At The Green Room,
If they cross the Atlantic, which seems likely, they will probably make stops in Venezuelaand Cuba at a minimum. To visit Ecuador, another of Iran’s BFFs in Latin America, the task force would have to transit the Panama Canal, an expense Tehran won’t necessarily want to go to. Another potential stop, however, particularly since it has a maritime “hook,” is Nicaragua, where Iran has been eyeing a joint project to develop a port and a cross-isthmus transportation infrastructure (a putative “rival” to the Panama Canal). The two nations professed continued enthusiasm for their interhemispheric romance last month. (For more on Iran in Latin America, see here and here.)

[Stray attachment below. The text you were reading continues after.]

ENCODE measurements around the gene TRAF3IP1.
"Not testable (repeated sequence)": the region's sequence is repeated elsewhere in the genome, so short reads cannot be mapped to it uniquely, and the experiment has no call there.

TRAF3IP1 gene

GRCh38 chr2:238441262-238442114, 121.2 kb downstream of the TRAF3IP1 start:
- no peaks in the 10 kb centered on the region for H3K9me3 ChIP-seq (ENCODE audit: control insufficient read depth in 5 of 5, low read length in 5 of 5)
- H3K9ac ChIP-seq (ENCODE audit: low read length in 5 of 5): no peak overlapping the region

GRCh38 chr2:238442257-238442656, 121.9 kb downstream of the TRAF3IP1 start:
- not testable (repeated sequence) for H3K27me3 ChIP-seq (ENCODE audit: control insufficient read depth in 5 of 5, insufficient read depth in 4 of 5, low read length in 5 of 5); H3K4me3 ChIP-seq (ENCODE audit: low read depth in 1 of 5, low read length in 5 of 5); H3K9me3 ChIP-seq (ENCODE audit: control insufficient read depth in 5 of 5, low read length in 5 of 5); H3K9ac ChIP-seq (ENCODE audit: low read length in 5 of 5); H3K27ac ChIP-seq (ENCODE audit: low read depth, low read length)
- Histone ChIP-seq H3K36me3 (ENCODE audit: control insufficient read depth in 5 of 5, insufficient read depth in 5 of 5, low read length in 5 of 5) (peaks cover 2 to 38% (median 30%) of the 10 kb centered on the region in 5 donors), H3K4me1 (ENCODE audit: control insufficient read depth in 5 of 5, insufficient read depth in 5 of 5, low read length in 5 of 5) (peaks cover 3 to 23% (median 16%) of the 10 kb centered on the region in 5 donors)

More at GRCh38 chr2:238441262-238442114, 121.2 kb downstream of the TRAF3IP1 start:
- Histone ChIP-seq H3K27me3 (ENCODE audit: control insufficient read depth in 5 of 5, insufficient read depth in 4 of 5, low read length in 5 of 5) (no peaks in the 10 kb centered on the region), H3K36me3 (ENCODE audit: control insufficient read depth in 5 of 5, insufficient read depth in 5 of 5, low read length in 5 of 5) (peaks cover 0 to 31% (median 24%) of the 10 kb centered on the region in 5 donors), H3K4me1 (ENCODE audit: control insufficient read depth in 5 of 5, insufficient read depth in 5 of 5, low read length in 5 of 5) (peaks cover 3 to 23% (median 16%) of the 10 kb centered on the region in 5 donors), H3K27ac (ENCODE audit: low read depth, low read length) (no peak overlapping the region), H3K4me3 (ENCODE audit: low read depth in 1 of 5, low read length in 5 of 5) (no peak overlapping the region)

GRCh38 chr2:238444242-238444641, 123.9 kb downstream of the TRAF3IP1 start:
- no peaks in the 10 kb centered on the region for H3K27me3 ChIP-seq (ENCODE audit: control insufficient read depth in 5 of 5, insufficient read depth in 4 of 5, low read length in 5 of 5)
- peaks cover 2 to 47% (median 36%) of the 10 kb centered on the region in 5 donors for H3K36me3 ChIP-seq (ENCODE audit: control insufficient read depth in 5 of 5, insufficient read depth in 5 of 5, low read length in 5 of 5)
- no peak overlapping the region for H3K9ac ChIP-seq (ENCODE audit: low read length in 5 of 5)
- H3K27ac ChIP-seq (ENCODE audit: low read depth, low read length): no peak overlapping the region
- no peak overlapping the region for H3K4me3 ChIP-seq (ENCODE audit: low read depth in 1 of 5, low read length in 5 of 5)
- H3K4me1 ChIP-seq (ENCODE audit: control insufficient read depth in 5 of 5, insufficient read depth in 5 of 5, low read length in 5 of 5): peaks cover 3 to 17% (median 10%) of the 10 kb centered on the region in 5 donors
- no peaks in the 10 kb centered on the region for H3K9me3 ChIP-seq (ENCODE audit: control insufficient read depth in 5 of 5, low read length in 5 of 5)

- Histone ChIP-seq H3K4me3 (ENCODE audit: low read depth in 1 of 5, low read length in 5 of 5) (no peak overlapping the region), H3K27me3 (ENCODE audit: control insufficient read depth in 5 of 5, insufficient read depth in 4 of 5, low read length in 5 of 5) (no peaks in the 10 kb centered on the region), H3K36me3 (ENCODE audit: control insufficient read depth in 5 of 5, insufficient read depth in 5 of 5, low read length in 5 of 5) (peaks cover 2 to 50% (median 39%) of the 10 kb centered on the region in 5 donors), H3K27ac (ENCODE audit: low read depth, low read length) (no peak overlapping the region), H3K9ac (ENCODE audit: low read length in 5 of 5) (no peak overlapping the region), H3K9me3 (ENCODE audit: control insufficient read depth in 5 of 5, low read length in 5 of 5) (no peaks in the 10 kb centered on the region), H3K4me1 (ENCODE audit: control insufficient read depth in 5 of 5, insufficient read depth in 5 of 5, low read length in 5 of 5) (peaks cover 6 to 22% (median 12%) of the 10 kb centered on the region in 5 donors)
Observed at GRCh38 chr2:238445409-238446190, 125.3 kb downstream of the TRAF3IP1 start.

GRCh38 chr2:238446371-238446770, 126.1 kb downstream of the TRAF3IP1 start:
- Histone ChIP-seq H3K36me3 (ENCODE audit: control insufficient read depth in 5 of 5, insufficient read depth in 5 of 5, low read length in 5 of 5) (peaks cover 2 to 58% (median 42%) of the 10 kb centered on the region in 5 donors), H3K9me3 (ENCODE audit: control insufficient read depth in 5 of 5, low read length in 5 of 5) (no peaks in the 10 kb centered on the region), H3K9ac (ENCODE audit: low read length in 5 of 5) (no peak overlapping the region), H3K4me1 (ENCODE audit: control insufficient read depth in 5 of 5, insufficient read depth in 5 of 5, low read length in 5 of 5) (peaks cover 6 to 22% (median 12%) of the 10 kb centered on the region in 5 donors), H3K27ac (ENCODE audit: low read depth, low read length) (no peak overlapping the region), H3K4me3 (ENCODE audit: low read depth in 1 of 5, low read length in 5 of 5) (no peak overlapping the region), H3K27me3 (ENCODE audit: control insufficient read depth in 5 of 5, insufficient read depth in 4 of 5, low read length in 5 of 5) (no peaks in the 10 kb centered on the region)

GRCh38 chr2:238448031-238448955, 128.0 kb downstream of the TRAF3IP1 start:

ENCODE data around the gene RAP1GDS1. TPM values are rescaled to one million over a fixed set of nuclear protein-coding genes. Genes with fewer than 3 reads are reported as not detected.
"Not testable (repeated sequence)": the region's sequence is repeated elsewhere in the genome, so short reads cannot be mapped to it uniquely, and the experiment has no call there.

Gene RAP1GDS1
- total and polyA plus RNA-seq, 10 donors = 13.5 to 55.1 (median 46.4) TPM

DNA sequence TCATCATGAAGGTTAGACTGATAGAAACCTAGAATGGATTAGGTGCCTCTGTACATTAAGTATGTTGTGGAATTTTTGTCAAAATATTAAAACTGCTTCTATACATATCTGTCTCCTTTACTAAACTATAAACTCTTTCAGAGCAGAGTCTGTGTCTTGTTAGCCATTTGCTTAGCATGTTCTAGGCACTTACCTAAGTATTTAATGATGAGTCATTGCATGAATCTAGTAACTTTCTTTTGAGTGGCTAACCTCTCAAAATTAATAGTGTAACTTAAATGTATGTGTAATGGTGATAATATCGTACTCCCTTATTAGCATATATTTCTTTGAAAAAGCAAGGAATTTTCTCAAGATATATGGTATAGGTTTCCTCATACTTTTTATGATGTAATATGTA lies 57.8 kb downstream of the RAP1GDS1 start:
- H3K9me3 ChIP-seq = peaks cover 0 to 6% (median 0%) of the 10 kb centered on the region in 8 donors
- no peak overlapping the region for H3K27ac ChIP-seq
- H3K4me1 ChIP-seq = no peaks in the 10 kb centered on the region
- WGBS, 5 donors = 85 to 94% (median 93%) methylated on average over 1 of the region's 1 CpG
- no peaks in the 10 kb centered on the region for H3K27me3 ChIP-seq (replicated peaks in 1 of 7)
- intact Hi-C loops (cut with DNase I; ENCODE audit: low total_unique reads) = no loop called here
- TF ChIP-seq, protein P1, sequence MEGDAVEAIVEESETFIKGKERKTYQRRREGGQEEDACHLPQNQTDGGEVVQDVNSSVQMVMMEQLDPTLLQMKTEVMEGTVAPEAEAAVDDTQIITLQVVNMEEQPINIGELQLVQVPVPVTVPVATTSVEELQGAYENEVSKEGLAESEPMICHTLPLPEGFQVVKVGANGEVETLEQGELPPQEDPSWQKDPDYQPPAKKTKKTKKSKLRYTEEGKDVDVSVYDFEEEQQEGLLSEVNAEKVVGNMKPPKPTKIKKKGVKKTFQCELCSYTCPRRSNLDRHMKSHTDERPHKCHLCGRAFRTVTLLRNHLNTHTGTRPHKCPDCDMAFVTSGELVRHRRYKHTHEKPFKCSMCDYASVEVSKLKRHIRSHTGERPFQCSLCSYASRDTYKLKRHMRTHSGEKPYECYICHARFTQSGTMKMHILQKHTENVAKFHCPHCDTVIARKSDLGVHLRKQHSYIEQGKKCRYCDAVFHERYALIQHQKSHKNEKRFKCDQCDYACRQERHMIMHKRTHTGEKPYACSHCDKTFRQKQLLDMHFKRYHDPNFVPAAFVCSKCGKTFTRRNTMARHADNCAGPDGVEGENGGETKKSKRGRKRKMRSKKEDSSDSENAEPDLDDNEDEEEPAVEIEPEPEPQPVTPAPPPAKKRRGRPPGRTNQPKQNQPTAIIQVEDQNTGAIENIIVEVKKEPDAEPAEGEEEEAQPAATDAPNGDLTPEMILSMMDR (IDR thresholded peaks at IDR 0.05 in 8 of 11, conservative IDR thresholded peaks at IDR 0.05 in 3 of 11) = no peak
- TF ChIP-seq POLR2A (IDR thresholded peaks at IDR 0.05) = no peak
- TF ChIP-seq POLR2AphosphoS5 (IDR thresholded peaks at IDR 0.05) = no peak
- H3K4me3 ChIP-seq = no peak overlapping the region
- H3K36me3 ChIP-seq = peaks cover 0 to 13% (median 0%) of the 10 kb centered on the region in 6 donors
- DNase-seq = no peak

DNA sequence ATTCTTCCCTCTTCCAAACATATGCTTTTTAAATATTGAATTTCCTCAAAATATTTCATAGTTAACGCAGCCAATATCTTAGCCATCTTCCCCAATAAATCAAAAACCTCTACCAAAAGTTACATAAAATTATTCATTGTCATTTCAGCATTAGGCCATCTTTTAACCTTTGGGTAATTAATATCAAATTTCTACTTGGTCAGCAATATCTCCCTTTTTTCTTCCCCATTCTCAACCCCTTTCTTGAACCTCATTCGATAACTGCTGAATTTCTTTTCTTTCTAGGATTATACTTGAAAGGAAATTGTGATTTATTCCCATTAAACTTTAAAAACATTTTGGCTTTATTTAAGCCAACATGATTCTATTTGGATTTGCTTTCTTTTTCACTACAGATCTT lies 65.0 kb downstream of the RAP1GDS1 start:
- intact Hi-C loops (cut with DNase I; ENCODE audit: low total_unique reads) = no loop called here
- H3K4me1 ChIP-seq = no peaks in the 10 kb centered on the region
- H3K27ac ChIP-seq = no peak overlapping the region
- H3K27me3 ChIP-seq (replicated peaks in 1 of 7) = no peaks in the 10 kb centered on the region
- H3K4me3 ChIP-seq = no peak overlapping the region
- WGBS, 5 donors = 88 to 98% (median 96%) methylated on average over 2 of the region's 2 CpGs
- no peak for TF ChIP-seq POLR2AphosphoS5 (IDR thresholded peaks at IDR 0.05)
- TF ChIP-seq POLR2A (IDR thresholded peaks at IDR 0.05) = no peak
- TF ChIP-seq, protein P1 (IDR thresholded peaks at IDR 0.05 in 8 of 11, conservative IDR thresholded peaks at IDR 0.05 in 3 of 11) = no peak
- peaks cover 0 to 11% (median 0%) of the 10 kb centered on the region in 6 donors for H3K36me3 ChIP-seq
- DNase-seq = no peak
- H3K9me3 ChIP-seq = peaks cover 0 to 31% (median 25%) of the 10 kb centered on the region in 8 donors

That an Iranian naval task force wouldn’t be able to “do” very much, naval-power-projection-wise, isn’t actually the point with a deployment like this. An embarked helicopter, a few naval guns, a few anti-ship missiles and torpedoes – these weapon systems don’t amount to much in an order-of-battle comparison with the Navy. But the important point is that Iran won’t be venturing out into friendless waters. The geopolitical infrastructure is there to make a deployment like this look like any other major naval power’s task force deployment: with port calls, politicians, pierside ceremonies, bilateral exercises, and youth outreach activities all along the way.
All for “peaceful purposes”, of course.